Motivation: Capturing Byzantine Attacks Designing distributed protocols with Byzantine Fault Tolerance (BFT) is not easy. BFT models a distributed system in which faulty nodes can behave in an arbitrary, completely unconstrained manner. However, Byzantine nodes are most likely to succeed in subverting a BFT protocol when their deviating behavior is undetectable. That is, the most … Continue reading Another Step toward High-Assurance BFT
Today, I am proud to announce that a book I edited titled ``Concurrency: The Works of Leslie Lamport'' has just been published and is available on Amazon ; Google books ; ACM books . Sharp as a razor, Leslie has unique intuition and insights on distributed systems that bring clarity and new angles on problems. Those of us who collaborated … Continue reading Concurrency
A few months ago, Ittai Abraham posed a challenge on whether we can have a ledger that can support "heterogeneous" clients. Independently, in a conversation, Ben Maurer asked if different transactions could be provided with different assurance levels. In a recent preliminary report on Arxiv, Dahlia, Ling and I answer these and other related questions; … Continue reading Flexible Byzantine Fault Tolerance
Did you ever wonder what is the BFT consensus engine that drives Dfinity, is it new or known, and how can it be improved? With co-authors at VMware Research , we explored the DFINITY Technology Overview Series on the Consensus System, and report our insights in a recent note on the Cryptology ePrint Archive .
Renewed interest in the Blockchain world on a long standing problem of asynchronous Byzantine Fault Tolerant (BFT) Consensus focuses on the following scaling challenges: Chain Quality necessitates fast/frequent proposer rotation for fairness and liveness Linearity means paying a communication cost that amounts to sending a proposal over the network once to everyone. This cost is kept … Continue reading HotStuff: Three-chain Rules!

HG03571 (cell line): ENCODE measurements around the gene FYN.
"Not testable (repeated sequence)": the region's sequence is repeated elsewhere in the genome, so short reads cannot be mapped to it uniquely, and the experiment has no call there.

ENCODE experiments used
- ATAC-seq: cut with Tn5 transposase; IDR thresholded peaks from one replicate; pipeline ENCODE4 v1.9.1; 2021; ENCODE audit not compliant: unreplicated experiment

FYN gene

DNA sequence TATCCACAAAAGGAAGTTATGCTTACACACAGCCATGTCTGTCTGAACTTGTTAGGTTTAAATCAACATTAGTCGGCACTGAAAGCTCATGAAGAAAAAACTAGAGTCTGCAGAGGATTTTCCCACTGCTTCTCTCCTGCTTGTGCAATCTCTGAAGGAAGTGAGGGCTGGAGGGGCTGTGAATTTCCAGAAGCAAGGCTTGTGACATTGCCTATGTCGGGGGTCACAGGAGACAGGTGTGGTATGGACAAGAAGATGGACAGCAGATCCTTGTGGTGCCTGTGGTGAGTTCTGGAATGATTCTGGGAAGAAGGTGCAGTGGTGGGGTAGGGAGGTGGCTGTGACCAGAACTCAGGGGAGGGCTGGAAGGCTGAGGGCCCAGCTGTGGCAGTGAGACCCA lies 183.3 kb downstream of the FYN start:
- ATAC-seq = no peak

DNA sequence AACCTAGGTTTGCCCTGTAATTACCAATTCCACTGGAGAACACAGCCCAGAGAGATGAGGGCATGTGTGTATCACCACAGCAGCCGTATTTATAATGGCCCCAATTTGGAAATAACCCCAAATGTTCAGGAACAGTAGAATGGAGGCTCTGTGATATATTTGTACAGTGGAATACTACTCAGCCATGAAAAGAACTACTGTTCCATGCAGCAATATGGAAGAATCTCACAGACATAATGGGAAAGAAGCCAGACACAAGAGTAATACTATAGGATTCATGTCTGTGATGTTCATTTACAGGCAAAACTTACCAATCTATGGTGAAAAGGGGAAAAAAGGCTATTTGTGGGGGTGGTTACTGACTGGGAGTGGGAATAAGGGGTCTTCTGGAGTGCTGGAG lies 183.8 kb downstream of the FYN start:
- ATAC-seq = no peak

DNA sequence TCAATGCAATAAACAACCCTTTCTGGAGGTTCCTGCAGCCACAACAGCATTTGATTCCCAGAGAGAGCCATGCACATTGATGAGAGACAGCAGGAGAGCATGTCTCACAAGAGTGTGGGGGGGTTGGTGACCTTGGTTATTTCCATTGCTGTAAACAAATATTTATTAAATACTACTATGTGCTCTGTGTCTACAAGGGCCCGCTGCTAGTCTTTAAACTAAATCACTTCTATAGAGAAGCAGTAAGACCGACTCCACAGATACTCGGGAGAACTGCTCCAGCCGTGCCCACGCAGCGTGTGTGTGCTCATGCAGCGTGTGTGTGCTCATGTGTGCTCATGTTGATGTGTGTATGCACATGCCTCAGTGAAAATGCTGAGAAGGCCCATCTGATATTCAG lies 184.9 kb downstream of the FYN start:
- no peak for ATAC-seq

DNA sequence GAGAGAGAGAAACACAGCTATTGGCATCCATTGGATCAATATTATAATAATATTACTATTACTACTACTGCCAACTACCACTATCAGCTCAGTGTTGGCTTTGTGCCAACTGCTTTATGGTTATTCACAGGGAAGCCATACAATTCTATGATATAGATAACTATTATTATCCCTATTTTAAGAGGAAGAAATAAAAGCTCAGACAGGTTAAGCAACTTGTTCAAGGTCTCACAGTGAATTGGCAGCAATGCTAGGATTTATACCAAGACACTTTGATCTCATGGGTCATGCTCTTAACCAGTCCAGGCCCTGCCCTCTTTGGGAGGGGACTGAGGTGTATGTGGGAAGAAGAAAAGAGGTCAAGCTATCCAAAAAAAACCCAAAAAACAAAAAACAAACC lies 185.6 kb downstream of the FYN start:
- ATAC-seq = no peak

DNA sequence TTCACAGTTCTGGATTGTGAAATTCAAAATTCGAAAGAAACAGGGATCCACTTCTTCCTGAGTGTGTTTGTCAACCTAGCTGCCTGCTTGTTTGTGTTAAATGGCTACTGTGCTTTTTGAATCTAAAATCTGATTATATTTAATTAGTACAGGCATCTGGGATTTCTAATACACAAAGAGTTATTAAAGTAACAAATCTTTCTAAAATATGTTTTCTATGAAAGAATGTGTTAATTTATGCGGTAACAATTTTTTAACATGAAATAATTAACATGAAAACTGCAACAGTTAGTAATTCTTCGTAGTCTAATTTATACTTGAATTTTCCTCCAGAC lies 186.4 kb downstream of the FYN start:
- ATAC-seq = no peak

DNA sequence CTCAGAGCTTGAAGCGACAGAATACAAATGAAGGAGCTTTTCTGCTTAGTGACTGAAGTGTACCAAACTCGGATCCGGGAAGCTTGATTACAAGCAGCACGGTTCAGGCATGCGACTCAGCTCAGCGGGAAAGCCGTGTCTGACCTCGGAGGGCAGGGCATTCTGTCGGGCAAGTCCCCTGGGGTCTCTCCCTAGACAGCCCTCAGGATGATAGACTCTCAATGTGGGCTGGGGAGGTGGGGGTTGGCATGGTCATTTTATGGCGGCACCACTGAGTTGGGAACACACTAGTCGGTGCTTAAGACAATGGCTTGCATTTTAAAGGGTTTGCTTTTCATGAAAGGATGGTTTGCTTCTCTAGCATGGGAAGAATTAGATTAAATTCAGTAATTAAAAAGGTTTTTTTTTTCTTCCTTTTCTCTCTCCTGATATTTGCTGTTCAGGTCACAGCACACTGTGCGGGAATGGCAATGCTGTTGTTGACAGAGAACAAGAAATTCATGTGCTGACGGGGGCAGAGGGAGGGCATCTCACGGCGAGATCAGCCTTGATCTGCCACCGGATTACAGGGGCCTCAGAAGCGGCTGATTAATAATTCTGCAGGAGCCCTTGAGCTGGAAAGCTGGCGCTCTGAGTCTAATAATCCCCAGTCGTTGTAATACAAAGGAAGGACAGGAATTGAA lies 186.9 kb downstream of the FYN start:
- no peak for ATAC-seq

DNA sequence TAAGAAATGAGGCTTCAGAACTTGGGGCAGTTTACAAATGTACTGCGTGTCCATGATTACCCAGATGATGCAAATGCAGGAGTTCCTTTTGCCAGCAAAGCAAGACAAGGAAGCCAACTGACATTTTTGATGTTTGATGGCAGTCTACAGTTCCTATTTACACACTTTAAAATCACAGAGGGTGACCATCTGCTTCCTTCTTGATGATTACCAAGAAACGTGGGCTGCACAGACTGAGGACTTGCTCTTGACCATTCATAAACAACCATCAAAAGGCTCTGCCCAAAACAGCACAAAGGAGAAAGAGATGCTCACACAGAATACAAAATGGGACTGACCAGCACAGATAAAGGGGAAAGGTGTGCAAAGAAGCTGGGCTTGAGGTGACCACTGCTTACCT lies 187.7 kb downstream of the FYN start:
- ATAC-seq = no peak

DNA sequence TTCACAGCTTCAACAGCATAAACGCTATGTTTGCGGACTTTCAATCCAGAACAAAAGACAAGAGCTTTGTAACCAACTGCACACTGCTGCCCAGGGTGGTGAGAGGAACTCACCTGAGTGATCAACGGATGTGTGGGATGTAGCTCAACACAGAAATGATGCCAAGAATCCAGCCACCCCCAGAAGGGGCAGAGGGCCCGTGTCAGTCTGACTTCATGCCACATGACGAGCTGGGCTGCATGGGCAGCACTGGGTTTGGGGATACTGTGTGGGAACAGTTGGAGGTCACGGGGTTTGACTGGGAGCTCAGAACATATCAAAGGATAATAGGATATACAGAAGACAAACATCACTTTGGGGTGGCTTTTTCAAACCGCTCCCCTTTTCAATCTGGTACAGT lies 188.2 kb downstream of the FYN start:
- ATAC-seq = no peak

In a 2014 piece to the NYTimes, Marc Andreesen wrote: “Bitcoin is the first practical solution to a longstanding problem in computer science called the Byzantine Generals Problem.” This was both an insightful comment and an overly optimistic one. It shed insight to the link between the decentralization technology of Bitcoin and the world of distributed … Continue reading Blockchain in the lens of BFT
This is the second post in a series discussing: Today I am going to overview the Tendermint core, a BFT algorithm described in several white-papers [tendermint wiki, Buchman's thesis 2016, Kwon's manuscript 2014]. Tendermint was the first in a series of "permissioned" blockchain BFT solutions based off PBFT, followed by Casper and Hot-Stuff. The algorithm below borrows … Continue reading The BFT lens: Tendermint
This post is the first in a series discussing: Today I am going to overview a new algorithmic foundation called ‘Hot-Stuff the Linear, Optimal-Resilience, One-Message BFT Devil’ (in short, Hot-Stuff), developed jointly with my colleagues Ittai Abraham and Guy Gueta, and harness it to explain the safety and liveness of Casper the Friendly Finality Gadget. The key take-aways are: We have excellent … Continue reading The BFT lens: Hot-Stuff and Casper
Over a decade of improvements to the seminal PBFT work have turned out to have safety or liveness issues, as demonstrated in a recent ArXiv note we posted: Revisiting Fast Practical Byzantine Fault Tolerance. Ittai Abraham, Guy Gueta, Dahlia Malkhi; with Lorenzo Alvisi, Rama Kotla, Jean-Philippe Martin. [ArXiv 2017] [pdf]